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What is post traumatic stress disorder?

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Post traumatic stress disorder (PTSD) is an emotional illness that usually develops as a result of a terribly frightening, life-threatening, or otherwise highly unsafe experience. PTSD sufferers re-experience the traumatic event or events in some way, tend to avoid places, people, or other things that remind them of the event (avoidance), and are exquisitely sensitive to normal life experiences (hyperarousal). Although this condition has likely existed since human beings have endured trauma, PTSD has only been recognized as a formal diagnosis since 1980. However, it was called by different names as early as the American Civil War, when combat veterans were referred to as suffering from "soldier's heart." In World War I, symptoms that were generally consistent with this syndrome were referred to as "combat fatigue." Soldiers who developed such symptoms in World War II were said to be suffering from "gross stress reaction," and many troops in Vietnam who had symptoms of what is now called PTSD were assessed as having "post-Vietnam syndrome." PTSD has also been called "battle fatigue" and "shell shock."

Complex posttraumatic stress disorder (C-PTSD) usually results from prolonged exposure to a traumatic event or series thereof and is characterized by long-lasting problems with many aspects of emotional and social functioning.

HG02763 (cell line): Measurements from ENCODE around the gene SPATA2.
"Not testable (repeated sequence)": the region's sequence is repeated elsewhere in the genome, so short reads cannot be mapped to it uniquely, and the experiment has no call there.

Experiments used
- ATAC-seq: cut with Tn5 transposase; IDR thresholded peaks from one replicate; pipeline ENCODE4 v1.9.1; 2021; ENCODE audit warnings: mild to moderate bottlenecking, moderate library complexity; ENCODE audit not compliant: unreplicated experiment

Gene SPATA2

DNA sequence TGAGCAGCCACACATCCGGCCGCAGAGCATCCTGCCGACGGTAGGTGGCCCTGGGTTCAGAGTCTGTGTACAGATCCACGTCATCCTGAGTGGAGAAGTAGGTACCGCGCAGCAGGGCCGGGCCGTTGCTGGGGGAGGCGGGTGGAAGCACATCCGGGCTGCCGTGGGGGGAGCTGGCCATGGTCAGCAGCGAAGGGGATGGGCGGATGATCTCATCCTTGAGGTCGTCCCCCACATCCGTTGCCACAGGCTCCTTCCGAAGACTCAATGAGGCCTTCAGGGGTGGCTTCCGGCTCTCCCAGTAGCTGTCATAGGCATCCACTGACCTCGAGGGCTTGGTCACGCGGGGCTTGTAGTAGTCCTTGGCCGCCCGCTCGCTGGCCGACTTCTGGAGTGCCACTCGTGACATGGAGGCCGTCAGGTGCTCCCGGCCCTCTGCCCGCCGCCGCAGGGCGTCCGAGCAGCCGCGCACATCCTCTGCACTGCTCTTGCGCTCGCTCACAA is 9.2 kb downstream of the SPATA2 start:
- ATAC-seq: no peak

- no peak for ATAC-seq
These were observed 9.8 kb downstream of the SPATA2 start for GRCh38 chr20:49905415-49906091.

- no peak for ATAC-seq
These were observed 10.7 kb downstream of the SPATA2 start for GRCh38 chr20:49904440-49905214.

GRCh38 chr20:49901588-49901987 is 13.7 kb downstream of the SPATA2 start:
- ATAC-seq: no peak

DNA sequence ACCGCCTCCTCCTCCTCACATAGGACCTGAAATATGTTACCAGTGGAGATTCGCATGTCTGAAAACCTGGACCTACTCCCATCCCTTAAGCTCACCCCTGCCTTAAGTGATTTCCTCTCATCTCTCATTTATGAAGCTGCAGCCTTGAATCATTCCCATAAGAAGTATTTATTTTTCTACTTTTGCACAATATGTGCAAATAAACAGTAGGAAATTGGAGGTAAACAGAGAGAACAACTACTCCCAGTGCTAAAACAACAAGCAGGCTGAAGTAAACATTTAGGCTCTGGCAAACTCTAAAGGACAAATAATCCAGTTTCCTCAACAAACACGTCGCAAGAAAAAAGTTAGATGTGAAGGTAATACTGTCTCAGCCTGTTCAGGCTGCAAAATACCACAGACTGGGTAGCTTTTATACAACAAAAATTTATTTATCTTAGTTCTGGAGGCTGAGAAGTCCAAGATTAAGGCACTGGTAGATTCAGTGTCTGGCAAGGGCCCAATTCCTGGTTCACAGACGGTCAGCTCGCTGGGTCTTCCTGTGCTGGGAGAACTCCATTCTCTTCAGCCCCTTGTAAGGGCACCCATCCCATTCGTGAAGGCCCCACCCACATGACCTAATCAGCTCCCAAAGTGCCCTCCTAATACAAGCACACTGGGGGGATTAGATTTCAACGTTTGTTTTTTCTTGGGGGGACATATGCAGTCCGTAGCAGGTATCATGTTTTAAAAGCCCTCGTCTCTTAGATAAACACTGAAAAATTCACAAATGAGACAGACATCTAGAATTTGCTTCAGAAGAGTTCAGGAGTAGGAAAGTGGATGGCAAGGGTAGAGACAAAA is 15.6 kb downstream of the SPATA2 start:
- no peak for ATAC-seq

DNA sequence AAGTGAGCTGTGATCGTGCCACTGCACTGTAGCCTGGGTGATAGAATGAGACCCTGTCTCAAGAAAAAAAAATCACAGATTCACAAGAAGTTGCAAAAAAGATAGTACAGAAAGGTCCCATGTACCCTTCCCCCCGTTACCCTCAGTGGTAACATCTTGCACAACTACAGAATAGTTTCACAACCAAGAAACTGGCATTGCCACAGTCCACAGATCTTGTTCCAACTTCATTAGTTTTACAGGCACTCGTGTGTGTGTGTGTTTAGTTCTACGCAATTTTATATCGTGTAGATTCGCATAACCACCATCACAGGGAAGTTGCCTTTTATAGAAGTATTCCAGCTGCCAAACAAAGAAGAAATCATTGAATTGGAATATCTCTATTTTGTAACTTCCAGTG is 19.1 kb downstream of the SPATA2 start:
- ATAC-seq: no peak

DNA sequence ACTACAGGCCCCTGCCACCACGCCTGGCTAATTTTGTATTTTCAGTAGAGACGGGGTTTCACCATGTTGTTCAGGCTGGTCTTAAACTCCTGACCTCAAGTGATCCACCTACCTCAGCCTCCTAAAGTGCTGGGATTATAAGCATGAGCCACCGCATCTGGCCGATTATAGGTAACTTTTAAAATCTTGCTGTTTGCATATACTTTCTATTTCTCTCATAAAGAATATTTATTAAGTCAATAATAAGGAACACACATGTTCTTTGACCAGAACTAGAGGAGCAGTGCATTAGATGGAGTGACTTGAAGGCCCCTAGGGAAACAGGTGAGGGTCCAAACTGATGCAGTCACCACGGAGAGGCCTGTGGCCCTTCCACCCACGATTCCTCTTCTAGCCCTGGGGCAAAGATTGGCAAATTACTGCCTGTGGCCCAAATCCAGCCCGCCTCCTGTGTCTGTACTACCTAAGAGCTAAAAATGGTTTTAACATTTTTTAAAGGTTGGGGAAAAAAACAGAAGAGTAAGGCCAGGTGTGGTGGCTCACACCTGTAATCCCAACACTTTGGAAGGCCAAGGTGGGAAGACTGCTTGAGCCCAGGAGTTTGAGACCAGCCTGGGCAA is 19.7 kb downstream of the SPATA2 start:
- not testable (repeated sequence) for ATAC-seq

Statistics regarding this illness indicate that approximately 7%-8% of people in the United States will likely develop PTSD in their lifetime, with the lifetime occurrence (prevalence) in combat veterans and rape victims ranging from 10% to as high as 30%. Somewhat higher rates of this disorder have been found to occur in African Americans, Hispanics, and Native Americans compared to Caucasians in the United States. Some of that difference is thought to be due to higher rates of dissociation soon before and after the traumatic event (peritraumatic), a tendency for individuals from minority ethnic groups to blame themselves, have less social support, and an increased perception of racism for those ethnic groups, as well as differences between how ethnic groups may express distress. In military populations, many of the differences have been found to be the result of increased exposure to combat at younger ages for minority groups. Other important facts about PTSD include the estimate of 5 million people who suffer from PTSD at any one time in the United States and the fact that women are twice as likely as men to develop PTSD.

Almost half of individuals who use outpatient mental-health services have been found to suffer from PTSD. As evidenced by the occurrence of stress in many individuals in the United States in the days following the 2001 terrorist attacks, not being physically present at a traumatic event does not guarantee that one cannot suffer from traumatic stress that can lead to the development of PTSD.

PTSD statistics in children and teens reveal that up to more than 40% have endured at least one traumatic event, resulting in the development of PTSD in up to 15% of girls and 6% of boys. On average, 3%-6% of high school students in the United States and as many as 30%-60% of children who have survived specific disasters have PTSD. Up to 100% of children who have seen a parent killed or endured sexual assault or abuse tend to develop PTSD, and more than one-third of youths who are exposed to community violence (for example, a shooting, stabbing, or other assault) will suffer from the disorder.

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